Understanding Hard Disk Sector Size, Part 2: Support for 4K
UPDATE: VMware 6.5 (and VMFS 6.0) supports 512e drives as direct attached drives. vSphere & vSAN will expose 512 to Guest OS. However, VMware still does not support 4K. Read more in VMware’s KB announcement.
We went over the differences in hard disk sector size that have come up. But why does this matter now? Let’s continue on into real life implementations and implications …
We know that there are now there are three options: 512 sector, 512e sector, and 4K. If the hard drive manufacturers agreed in 2009 they were going to this, and it’s been six years, surely this isn’t a problem anymore, right? Well, not necessarily, since Seagate recently released its first 10,000 RPM (10K) enterprise drive size that doesn’t natively support 512 sectors at all. The new 1.8 TB drives only come in 512e and 4K sector sizes. The 7.2K drives have been at 512e/4K for a while, but this is the first 10K drive. For a lot of organizations running VMs, the only drives they run on are 10K, maybe with some 7200 for archive or something else.
Does Your Environment Support 4K or 512e Hard Disk Sector Size?
The major problem lies with operating system support of this new formatting methodology. Microsoft fully supported 4K drives natively since Server 2012 (four years ago). 512e is supported all the way back through Windows 2008, except nothing prior to 2012 supports 512e for Hyper-V. Even so, that’s a pretty large support basis for it — not for everything, but it should cover most of your deployments because you’ve gotten rid of all 2003 because that’s end of extended support … right? Most Linux distros also support 4K sectors.
VMware 6.0 and below (and anything below VMFS 5.5), on the other hand, doesn’t support 512e, and VMware as a whole doesn’t support 4K. At all. In the previous post, we covered abstraction layers and that you don’t necessarily have to have 512 disks to get your SAN to present 512-byte sector sizes. That’s really what’s saved VMware this long: not having to see the back-end disks because something sits inline. However, that’s starting to be a problem. Neither ESX 6 nor vSAN support 4K disks or 512e disks, and 6.5 ONLY supports 512e. Rather than working with 512e disks in a supported format, because of the potential performance issues we listed before, VMware previously chose to not support them at all, which left them with no support of new drives.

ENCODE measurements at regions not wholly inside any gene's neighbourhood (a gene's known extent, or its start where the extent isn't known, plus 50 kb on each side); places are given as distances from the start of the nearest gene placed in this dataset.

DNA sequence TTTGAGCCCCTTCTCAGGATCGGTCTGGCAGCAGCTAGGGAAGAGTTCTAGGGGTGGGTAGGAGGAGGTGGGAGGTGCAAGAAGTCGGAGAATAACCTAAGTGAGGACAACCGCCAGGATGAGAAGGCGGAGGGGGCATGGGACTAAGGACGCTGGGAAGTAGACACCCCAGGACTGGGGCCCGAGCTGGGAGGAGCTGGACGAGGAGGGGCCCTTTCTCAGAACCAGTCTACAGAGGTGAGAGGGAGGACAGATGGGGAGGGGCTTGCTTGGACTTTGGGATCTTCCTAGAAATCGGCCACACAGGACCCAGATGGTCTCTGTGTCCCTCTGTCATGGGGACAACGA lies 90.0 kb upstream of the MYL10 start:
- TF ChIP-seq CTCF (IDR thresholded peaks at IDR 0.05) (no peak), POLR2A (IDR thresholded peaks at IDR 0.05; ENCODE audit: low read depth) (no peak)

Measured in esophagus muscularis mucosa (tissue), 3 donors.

If you’re on VMware 6.0 or lower and you’re running a SAN, that SAN probably abstracts those drives away from the hypervisor so you probably don’t have a problem. But what if you’re running local storage in a server? If you’re running vSAN, well … you’re up a creek without a paddle, because it’s not supported.
But what about running a local RAID card on VMware 6.0 or earlier?
Well, it depends. Some RAID cards simply pass the sector size of the back-end disks through to the front-end clients. If that back-end disk is 4K, that means VMware won’t work with it past a RAID card. If it’s 512e, it will look like 512 (even though it’s 512e) to VMware and it will work, albeit unsupported, which could potentially present a performance problem. This is especially noteworthy, again, because we’re now on our first drive that doesn’t natively have 512 support. That means if you have 1.8 TB drives, you’re basically unsupported from VMware 6.0 and lower, if you’re doing local storage — be it vSAN or local datastores — because one way or another, you’d be running 4K or 512e. This varies from manufacturer to manufacturer on how it works through a RAID card, but in short, be very careful about what drives you buy right now from a VMware support standpoint.
Check on your hardware and software compatibility lists before committing to be sure.